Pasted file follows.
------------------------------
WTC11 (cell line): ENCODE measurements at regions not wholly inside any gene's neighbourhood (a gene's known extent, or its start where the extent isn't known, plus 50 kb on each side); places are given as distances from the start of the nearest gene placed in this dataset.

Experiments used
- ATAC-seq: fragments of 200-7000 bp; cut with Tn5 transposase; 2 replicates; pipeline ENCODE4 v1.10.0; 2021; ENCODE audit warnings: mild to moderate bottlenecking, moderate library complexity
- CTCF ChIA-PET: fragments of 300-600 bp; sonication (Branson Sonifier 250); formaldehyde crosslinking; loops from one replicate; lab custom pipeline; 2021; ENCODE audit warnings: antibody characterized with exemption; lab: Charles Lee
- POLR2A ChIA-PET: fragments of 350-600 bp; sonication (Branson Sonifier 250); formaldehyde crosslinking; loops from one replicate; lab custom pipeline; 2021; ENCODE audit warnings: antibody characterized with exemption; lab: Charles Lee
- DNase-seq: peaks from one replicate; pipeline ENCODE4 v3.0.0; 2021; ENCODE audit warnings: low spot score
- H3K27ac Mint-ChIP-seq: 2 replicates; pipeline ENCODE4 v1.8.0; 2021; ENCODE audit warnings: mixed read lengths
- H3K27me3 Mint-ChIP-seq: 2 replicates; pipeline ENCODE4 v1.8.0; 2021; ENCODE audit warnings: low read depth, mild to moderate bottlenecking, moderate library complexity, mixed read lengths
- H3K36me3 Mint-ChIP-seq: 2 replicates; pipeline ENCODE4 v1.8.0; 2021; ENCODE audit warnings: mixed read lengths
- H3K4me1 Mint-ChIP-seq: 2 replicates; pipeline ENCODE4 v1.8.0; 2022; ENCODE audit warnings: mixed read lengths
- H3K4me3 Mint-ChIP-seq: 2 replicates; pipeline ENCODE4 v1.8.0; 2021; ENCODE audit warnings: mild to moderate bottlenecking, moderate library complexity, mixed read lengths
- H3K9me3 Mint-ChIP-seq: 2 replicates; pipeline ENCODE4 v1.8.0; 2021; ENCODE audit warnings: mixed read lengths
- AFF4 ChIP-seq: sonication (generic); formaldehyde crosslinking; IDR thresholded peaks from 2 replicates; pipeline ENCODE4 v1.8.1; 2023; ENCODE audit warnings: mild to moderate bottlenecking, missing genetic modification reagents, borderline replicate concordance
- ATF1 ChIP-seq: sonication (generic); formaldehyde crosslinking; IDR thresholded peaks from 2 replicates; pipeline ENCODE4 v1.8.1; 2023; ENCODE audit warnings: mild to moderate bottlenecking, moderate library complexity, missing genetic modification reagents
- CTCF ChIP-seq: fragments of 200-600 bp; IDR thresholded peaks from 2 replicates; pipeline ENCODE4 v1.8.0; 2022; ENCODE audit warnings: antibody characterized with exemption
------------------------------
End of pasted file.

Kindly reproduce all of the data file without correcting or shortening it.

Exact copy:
WTC11 (cell line): ENCODE measurements at regions not wholly inside any gene's neighbourhood (a gene's known extent, or its start where the extent isn't known, plus 50 kb on each side); places are given as distances from the start of the nearest gene placed in this dataset.

Experiments used
- ATAC-seq: fragments of 200-7000 bp; cut with Tn5 transposase; 2 replicates; pipeline ENCODE4 v1.10.0; 2021; ENCODE audit warnings: mild to moderate bottlenecking, moderate library complexity
- CTCF ChIA-PET: fragments of 300-600 bp; sonication (Branson Sonifier 250); formaldehyde crosslinking; loops from one replicate; lab custom pipeline; 2021; ENCODE audit warnings: antibody characterized with exemption; lab: Charles Lee
- POLR2A ChIA-PET: fragments of 350-600 bp; sonication (Branson Sonifier 250); formaldehyde crosslinking; loops from one replicate; lab custom pipeline; 2021; ENCODE audit warnings: antibody characterized with exemption; lab: Charles Lee
- DNase-seq: peaks from one replicate; pipeline ENCODE4 v3.0.0; 2021; ENCODE audit warnings: low spot score
- H3K27ac Mint-ChIP-seq: 2 replicates; pipeline ENCODE4 v1.8.0; 2021; ENCODE audit warnings: mixed read lengths
- H3K27me3 Mint-ChIP-seq: 2 replicates; pipeline ENCODE4 v1.8.0; 2021; ENCODE audit warnings: low read depth, mild to moderate bottlenecking, moderate library complexity, mixed read lengths
- H3K36me3 Mint-ChIP-seq: 2 replicates; pipeline ENCODE4 v1.8.0; 2021; ENCODE audit warnings: mixed read lengths
- H3K4me1 Mint-ChIP-seq: 2 replicates; pipeline ENCODE4 v1.8.0; 2022; ENCODE audit warnings: mixed read lengths
- H3K4me3 Mint-ChIP-seq: 2 replicates; pipeline ENCODE4 v1.8.0; 2021; ENCODE audit warnings: mild to moderate bottlenecking, moderate library complexity, mixed read lengths
- H3K9me3 Mint-ChIP-seq: 2 replicates; pipeline ENCODE4 v1.8.0; 2021; ENCODE audit warnings: mixed read lengths
- AFF4 ChIP-seq: sonication (generic); formaldehyde crosslinking; IDR thresholded peaks from 2 replicates; pipeline ENCODE4 v1.8.1; 2023; ENCODE audit warnings: mild to moderate bottlenecking, missing genetic modification reagents, borderline replicate concordance
- ATF1 ChIP-seq: sonication (generic); formaldehyde crosslinking; IDR thresholded peaks from 2 replicates; pipeline ENCODE4 v1.8.1; 2023; ENCODE audit warnings: mild to moderate bottlenecking, moderate library complexity, missing genetic modification reagents
- CTCF ChIP-seq: fragments of 200-600 bp; IDR thresholded peaks from 2 replicates; pipeline ENCODE4 v1.8.0; 2022; ENCODE audit warnings: antibody characterized with exemption